Haidar was proud of his ride. He owned a red 1997 Nissan coupe with a six-cylinder engine, which he drove all over Baghdad listening to the same 50 Cent tape. Haidar’s English was only halfway there, but he had the driving part of the job down. We took his Nissan through checkpoints, over flyways, around firefights, listening to American soldier hip-hop or Lebanese pop music. Haidar is half Americanized, one of those men who come of age during a U.S. occupation. He loved the power and style of the U.S. military, but he also had good connections with a certain militia group operating in the city. He lived in both worlds out of necessity, but didn’t trade on it. I hired him on the recommendation of a colleague and friend who had spent a great deal of time in Baghdad.
Haidar’s 50 Cent tape was the perfect soundtrack for the capital, now a gangland paradise brutally rewritten by explosions and the violent incarnations of greed and revenge. I found the music helped with the lethal comedy of the place. It was Haidar whom I asked to set me up with a meeting with a certain cop from Sadr City.
I wanted to talk to the cop because I wanted to find out more about a place called al-Seddeh and a mysterious figure named Abu Dereh. I’d been looking into a secret Mahdi Army court located in Sadr City, which pronounces summary sentences upon the Sunni captives who end up before it. Those same captives would later be found in shallow graves, bound and bearing signs of torture, in an empty field at the edge of Sadr City, a piece of waste ground called al-Seddeh, which Iraqis have nicknamed the “Happiness Hotel.” Abu Dereh, or “Father of Shield,” is a name that kept coming up in interviews about this court. One police source said he was the major figure behind the death squads and he carried out the sentences. I began to think of Abu Dereh as a dark king inside Sadr City, the face the sheiks and imams did not want exposed to the press.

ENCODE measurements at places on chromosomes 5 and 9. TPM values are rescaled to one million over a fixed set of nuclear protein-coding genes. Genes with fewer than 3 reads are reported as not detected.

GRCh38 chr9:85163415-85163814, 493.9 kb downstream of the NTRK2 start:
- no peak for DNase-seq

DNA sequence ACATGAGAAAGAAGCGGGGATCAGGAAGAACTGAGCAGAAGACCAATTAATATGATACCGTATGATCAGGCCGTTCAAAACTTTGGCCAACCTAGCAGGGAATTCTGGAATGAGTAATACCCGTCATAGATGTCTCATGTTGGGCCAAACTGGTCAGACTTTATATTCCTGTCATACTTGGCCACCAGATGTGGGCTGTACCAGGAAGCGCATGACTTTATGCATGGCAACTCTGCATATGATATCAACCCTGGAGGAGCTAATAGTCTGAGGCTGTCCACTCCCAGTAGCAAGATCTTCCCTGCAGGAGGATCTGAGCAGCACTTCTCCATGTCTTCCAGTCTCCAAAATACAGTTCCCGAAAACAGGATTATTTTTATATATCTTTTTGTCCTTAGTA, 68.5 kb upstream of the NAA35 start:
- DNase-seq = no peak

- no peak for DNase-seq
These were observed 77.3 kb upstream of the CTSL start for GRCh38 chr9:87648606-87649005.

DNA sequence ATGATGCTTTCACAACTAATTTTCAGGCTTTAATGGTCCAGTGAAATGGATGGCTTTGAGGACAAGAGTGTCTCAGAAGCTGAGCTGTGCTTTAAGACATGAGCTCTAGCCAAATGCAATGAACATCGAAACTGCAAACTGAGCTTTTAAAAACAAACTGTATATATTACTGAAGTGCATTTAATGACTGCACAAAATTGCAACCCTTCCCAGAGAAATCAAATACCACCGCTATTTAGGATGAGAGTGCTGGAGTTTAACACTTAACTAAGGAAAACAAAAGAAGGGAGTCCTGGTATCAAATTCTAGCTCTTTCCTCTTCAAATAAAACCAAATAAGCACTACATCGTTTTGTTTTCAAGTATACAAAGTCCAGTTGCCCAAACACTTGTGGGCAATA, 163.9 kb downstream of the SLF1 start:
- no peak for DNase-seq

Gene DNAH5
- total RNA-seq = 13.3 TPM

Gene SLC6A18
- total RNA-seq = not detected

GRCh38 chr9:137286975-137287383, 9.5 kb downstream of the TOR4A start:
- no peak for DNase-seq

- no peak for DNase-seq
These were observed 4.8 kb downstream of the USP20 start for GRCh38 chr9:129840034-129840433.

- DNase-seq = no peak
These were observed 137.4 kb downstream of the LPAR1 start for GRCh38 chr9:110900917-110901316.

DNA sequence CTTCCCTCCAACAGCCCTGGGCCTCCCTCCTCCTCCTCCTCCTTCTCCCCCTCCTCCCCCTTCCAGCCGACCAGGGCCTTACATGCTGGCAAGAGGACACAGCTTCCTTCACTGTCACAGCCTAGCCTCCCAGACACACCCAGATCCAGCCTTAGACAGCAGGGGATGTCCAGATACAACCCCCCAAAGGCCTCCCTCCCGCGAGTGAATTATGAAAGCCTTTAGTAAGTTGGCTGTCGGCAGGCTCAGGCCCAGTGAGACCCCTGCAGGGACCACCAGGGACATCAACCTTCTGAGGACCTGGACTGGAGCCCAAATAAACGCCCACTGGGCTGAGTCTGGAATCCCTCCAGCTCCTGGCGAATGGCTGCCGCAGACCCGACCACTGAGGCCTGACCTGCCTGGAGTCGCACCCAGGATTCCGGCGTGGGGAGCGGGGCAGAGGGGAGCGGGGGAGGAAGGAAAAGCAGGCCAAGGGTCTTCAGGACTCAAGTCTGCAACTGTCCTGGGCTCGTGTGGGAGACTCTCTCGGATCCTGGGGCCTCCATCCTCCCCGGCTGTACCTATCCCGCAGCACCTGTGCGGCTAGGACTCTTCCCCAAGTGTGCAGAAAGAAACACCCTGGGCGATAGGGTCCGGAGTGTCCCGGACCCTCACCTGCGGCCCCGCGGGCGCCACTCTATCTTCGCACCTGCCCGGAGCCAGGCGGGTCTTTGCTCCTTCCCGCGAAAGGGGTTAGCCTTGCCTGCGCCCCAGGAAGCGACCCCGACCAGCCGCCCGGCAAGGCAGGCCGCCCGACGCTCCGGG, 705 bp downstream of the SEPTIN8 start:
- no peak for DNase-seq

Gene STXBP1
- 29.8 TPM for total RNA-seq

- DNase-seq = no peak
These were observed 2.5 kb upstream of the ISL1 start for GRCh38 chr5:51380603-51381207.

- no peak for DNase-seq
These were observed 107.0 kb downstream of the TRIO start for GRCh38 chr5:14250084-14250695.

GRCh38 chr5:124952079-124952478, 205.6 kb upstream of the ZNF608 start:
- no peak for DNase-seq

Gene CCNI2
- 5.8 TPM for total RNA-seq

The initial plan was to ride in a police convoy, take a quick look at the dumping site and then get out. In any case, a visit would have to be made with gunmen, since going alone would be impossible, and I made a decision to try the police first. An earlier police contact had stopped answering the phone, and going through Haidar and his friends was a backup plan.
On June 9, Haidar’s contact told us that we had to wait for the officer, a man named Sgt. Ahmad, at a restaurant in a mixed Sunni-Shiite neighborhood called Talbiyah. Talbiyah was under the putative control of the Mahdi Army. The cop had told Haidar, “Go to the Habaibna restaurant at 3 p.m. and call me when you get there.” We were at the restaurant five minutes early. Haidar followed the instructions and called the cop and let him know we had arrived.
The Habaibna is a famous place in Baghdad. It’s one of those big open-air restaurants where the men make juice drinks in the shade of the awning and the guys working the grill make decent shawarma. I’ve met Sadr contacts there over the past three years and have felt like it was a reasonably safe bet. The rules for the Shiite parts of town are different. I would never have waited on the street for a contact in a Sunni part of town. That would have been a death sentence.
We waited at one of the tables under the awning. Fifteen minutes went by and the cop had not arrived. It was obvious we were being watched by everyone in the place, but since we were waiting for the police, I decided to wait for a few more minutes.
We kept calling the cop, trying to find out when he was planning to arrive. He kept saying he would be there in a few minutes, a few minutes longer, I’m at the gas station, I’ll be right there.
After the last of our calls, four members of the restaurant staff came over in a group and told us we had to leave. One of the restaurant men, a short man with a thin beard wearing a black shirt, said they were kicking us out was because we hadn’t ordered anything, and also because we were making the other customers nervous.
After the restaurant men came over and told us to leave we walked back out in the blinding sun to the car. Instead of leaving the neighborhood, we drove to a spot about 50 feet from the Habaibna on a broad boulevard named after Saddam’s beloved Nazi uncle, Khairallah Tulfa, where I could watch the arriving police patrols. A few police officers stopped and questioned us and we explained we were waiting for Sgt. Ahmad, so they led us down the street another 200 feet and told us to wait by their vehicles under a large shade tree. “The Habaibna is a bad place, you should come with us,” one cop said and we followed them.